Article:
We’ve gotten this call countless times:
Customer: Hello, I just put a set of injectors in my Dodge 6.7L Cummins, Chevy 6.6L Duramax, or my 6.4L/6.7L Ford pickup and I am still having the same issue. The injectors I received must have been faulty.
Our response: Are the injectors re-manufactured? Do they have new nozzles? Are the nozzles O.E. (in most cases Bosch)? Did you check rail pressure? High pressure pump supply pressure?
If the injectors were re manufactured by a Bosch authorized Fuel Injection center, send them back to the shop which you purchased them and had them tested. These facilities are equipped with the latest Bosch Common Rail Testing technology. If you bought injectors from a generic reman facility or site, or a company without fuel system expertise and test equipment, they may or may not deny responsibility and claim installation error.
Before you pull the injectors back out of the engine, here are a couple common issues we see with the Diesel Common Rail Injection systems to be checked:
Check your desired vs. actual rail pressure
Many scanners with live data including the newer snap-on scanners will plot out desired fuel rail pressure vs. the measured fuel rail pressure. Take the truck for a drive (on the highway if you can) and put the engine under a load. Does the desired fuel rail pressure match the actual fuel rail pressure at idle, under heavy acceleration, and on hills? If the actual rail pressure is not able to reach the desired rail pressure, check for a high pressure fuel leak. Check to make sure the pressure relief valve in the rail didn’t relieve pressure or is hanging open. If it did, I would suggest having a qualified Diesel Technician look at possible reasons as to why this would happen. An injector nozzle hanging open or an injector with an eroded ball seat and high fuel return will also do this, but we will assume this is not the case assuming they were purchased from a Bosch Authorized fuel injection center.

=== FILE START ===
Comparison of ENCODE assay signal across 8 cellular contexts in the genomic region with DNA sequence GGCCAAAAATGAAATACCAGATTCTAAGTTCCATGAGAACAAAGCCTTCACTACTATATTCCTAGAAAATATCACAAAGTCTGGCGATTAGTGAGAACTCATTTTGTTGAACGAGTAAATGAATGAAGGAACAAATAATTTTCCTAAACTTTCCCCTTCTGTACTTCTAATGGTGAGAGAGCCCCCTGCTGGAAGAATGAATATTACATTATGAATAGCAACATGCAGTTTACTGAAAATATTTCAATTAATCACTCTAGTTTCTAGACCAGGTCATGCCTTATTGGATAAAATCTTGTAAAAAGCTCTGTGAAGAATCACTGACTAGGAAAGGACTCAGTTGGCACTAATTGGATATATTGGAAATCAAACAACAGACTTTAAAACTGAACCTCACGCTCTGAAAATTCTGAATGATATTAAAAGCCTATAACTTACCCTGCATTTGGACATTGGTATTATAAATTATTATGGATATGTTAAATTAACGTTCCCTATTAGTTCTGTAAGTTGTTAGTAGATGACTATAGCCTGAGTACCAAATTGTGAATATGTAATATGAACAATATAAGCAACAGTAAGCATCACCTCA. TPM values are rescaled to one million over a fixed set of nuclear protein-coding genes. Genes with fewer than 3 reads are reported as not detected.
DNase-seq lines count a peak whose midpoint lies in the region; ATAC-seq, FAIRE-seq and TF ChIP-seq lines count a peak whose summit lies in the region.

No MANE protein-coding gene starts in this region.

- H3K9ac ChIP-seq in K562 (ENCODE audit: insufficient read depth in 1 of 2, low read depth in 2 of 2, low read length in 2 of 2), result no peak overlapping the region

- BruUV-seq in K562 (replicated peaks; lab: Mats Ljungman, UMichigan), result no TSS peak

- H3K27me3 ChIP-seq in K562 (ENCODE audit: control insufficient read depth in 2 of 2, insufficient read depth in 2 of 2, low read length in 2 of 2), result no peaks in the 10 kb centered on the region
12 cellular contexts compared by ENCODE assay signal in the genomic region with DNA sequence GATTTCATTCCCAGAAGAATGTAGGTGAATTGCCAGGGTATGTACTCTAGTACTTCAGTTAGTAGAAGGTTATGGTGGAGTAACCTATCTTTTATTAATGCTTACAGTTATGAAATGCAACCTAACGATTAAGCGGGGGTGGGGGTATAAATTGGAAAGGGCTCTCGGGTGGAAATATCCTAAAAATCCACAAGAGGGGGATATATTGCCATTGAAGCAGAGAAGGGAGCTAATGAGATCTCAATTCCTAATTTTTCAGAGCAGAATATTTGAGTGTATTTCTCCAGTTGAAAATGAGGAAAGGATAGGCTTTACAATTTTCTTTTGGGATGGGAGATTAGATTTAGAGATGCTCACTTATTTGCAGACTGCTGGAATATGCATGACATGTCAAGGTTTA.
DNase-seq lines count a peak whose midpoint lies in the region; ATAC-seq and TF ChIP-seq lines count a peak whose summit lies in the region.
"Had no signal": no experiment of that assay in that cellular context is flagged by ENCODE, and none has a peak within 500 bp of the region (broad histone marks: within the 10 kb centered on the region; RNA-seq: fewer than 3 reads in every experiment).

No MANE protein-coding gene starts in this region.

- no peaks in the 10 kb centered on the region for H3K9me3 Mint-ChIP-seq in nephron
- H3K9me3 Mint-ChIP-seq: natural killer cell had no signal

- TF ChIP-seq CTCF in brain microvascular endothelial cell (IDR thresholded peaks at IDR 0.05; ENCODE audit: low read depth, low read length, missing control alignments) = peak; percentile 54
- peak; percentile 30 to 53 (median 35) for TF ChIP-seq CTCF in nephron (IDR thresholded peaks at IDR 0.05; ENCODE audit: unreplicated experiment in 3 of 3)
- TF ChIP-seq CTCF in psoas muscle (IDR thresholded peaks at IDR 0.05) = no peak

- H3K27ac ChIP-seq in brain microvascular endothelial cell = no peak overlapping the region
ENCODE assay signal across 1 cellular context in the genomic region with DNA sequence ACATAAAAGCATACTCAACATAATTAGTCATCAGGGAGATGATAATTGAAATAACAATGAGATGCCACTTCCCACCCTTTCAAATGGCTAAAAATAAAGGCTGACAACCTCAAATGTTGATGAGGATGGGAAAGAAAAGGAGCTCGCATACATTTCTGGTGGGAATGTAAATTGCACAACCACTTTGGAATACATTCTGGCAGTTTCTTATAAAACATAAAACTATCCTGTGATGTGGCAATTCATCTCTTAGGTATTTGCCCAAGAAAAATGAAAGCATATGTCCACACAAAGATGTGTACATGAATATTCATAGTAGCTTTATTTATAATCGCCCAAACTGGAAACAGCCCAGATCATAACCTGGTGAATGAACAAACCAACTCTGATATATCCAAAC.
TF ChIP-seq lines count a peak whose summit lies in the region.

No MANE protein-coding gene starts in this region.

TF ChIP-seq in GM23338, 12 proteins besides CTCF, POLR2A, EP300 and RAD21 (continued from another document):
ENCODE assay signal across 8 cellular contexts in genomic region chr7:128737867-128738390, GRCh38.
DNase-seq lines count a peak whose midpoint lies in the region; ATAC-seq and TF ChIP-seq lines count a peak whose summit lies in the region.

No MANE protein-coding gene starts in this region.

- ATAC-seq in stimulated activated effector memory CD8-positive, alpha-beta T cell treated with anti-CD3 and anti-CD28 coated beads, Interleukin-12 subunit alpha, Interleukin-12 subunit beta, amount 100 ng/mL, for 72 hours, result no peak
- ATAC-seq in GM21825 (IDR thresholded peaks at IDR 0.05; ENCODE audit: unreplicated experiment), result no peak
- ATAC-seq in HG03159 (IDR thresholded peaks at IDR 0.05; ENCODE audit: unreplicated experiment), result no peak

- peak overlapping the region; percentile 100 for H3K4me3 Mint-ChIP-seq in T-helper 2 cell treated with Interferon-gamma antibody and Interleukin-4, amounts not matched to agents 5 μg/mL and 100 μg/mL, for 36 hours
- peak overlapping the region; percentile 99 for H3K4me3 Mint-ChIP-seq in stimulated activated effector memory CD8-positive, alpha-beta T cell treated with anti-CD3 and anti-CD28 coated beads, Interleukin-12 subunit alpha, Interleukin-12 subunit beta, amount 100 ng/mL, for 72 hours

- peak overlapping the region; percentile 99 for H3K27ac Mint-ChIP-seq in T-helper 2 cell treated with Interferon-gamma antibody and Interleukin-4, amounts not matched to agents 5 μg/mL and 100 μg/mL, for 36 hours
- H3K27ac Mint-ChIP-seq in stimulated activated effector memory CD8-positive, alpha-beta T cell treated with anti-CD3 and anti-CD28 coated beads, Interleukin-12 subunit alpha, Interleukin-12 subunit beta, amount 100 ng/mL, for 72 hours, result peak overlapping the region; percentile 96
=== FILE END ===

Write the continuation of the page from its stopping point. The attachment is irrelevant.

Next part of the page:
Make sure the MPROP is functioning properly (aka FCA, fuel control actuator, fuel pressure regulator)
The MPROP controls the amount of pressure the High pressure fuel pump (or CP3) outputs. The ECM receives electrical signals from the MPROP which will be interpreted as a percentage. Make sure the MPROP is functioning properly by watching this percentage fluctuate as you drive down the truck down the road. If you don’t have access to this information, take your vehicle to a qualified Bosch Drive-in service center or other reputable shop for repair.
Check fuel supply pressure to the high pressure fuel pump
Plumb a mechanical gauge into the fuel supply. If you are seeing a vacuum or near zero fuel supply pressure, you may have a fuel restriction between the tank and the high pressure pump. In some cases, the supply pump may be nearing the end of its’ useful like. Take the vehicle or truck on a test drive and monitor this supply pressure. Sometimes, data looks great at idle but under load is when the issues arise.
Check the injector harness for failures
The electrical signals the injectors receive are sent through the injector harness which is exposed to all of the oil and heat underneath the valve cover in many cases. There are some exceptions. Be sure to inspect the harness for cracks in insulation. Is there motor oil leaching into the harness from one of the connection plugs? Is the harness shorted anywhere?
If you have ran through all of the possible solutions above or you don’t have the equipment or resources necessary to perform these diagnostics, take your vehicle to a qualified Bosch Drive-in service center or other reputable shop for repair.
Diesel Pro is a Bosch authorized drive in service center and a Bosch authorized Fuel Injection service center. We can perform all of the above diagnostics and also test all Diesel common rail injectors using Bosch test equipment. We are happy to assist you with these services.